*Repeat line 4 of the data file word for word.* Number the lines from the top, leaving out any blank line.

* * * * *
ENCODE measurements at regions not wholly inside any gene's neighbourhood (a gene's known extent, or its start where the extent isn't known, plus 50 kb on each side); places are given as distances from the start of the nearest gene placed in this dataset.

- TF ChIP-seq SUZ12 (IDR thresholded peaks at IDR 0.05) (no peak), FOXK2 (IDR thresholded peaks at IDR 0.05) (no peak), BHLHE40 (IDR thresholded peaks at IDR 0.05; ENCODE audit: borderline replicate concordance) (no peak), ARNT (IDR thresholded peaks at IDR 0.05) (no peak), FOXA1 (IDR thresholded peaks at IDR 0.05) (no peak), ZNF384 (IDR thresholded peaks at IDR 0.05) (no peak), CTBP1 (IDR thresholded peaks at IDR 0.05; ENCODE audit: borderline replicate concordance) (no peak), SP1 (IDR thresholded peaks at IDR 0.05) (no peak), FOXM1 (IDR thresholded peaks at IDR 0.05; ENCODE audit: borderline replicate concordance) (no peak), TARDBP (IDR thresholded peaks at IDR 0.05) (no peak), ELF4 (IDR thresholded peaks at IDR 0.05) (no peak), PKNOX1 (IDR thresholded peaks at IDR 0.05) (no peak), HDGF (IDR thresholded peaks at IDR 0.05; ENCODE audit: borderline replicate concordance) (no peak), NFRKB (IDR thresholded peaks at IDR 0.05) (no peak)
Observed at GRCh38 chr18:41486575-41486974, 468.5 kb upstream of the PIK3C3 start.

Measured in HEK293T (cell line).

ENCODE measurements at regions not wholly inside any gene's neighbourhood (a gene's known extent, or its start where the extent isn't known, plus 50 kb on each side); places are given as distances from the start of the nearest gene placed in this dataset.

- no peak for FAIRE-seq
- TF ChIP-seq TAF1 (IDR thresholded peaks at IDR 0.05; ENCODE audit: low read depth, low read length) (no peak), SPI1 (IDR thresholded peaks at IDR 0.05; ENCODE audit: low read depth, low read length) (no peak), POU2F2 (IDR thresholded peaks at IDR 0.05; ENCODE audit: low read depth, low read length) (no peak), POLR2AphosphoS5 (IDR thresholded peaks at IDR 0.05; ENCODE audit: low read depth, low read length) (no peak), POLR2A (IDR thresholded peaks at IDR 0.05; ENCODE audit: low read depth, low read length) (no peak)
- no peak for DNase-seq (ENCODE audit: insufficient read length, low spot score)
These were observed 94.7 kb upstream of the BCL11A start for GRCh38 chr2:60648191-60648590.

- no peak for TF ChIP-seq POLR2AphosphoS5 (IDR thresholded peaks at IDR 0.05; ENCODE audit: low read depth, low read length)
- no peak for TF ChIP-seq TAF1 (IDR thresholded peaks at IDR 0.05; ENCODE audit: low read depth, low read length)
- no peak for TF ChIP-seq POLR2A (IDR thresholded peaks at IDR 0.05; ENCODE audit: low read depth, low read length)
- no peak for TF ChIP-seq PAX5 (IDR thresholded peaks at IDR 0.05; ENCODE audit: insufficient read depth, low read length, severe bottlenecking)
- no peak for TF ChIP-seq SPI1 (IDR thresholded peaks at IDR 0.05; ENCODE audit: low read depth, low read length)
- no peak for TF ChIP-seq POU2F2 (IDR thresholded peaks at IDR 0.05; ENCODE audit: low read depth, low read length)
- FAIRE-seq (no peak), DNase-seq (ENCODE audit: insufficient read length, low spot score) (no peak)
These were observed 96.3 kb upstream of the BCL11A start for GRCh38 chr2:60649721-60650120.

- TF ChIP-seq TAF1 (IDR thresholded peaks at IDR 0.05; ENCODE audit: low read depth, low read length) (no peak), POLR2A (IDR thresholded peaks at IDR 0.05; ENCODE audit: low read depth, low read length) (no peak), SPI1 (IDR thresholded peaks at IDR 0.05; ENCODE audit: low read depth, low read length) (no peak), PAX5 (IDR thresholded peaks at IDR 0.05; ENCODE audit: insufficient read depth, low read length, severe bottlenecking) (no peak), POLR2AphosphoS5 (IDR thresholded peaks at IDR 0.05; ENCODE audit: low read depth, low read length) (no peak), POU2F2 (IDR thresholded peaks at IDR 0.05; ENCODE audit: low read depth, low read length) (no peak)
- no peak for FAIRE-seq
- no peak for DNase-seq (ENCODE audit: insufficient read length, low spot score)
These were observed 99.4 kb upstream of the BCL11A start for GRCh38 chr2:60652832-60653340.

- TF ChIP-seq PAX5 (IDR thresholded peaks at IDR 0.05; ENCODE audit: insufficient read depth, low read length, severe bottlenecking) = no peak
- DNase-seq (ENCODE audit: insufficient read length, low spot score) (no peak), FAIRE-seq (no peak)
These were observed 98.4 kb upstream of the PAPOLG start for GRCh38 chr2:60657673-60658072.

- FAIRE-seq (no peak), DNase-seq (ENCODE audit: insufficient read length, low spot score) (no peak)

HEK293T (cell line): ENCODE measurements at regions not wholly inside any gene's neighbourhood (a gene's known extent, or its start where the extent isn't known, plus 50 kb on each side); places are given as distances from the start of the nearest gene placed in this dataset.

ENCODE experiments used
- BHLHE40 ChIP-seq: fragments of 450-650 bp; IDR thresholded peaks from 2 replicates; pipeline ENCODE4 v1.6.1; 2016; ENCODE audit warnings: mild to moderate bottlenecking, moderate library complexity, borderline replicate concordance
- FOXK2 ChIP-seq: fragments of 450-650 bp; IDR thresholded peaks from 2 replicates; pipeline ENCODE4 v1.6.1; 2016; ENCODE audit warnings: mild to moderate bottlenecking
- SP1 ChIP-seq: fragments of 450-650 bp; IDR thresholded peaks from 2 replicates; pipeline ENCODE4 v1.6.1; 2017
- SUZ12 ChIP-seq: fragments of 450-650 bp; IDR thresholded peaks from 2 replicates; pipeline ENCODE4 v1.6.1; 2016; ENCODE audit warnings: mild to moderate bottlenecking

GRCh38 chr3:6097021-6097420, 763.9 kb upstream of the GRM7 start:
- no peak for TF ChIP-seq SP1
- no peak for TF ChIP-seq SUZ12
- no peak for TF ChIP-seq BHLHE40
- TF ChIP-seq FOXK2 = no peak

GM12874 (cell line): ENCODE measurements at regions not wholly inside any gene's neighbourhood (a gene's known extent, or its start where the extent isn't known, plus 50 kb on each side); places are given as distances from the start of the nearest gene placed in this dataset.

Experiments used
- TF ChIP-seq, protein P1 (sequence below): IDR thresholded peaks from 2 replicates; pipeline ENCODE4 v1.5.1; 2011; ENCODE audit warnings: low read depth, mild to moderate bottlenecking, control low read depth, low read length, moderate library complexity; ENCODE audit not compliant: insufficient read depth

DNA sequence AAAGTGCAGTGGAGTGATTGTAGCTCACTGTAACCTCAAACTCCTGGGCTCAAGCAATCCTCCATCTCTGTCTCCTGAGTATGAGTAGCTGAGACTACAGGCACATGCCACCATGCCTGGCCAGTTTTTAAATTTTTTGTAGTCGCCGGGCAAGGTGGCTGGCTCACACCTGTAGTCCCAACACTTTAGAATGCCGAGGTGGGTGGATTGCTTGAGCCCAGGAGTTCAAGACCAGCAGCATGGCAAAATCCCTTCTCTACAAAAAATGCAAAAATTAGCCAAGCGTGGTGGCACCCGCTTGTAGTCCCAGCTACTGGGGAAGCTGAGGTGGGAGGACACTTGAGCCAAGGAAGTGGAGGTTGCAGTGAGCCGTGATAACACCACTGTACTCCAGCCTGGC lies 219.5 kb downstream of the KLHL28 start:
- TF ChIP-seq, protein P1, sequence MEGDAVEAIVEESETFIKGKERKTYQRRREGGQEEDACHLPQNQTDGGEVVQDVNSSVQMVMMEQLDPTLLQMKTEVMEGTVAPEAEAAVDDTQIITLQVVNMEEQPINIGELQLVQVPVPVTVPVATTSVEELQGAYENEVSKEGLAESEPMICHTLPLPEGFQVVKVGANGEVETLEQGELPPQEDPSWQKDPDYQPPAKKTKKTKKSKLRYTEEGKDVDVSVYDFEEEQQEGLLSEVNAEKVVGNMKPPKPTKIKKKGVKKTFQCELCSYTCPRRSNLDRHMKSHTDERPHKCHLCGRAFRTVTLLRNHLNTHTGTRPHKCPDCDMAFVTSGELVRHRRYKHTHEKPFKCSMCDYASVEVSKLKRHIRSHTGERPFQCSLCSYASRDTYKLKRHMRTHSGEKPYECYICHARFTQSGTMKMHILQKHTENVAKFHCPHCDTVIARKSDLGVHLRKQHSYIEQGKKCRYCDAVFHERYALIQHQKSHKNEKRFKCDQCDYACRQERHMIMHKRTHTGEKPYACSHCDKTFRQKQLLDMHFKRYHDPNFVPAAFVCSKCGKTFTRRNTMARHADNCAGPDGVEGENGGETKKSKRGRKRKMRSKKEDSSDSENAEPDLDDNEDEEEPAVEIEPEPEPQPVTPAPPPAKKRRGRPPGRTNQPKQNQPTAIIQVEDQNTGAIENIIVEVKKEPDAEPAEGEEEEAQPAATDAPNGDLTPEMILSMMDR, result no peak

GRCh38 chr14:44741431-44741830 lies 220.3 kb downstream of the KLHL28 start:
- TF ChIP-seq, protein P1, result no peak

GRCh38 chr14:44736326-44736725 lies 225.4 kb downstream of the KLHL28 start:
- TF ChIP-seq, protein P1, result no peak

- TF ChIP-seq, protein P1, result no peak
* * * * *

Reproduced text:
Measured in HEK293T (cell line).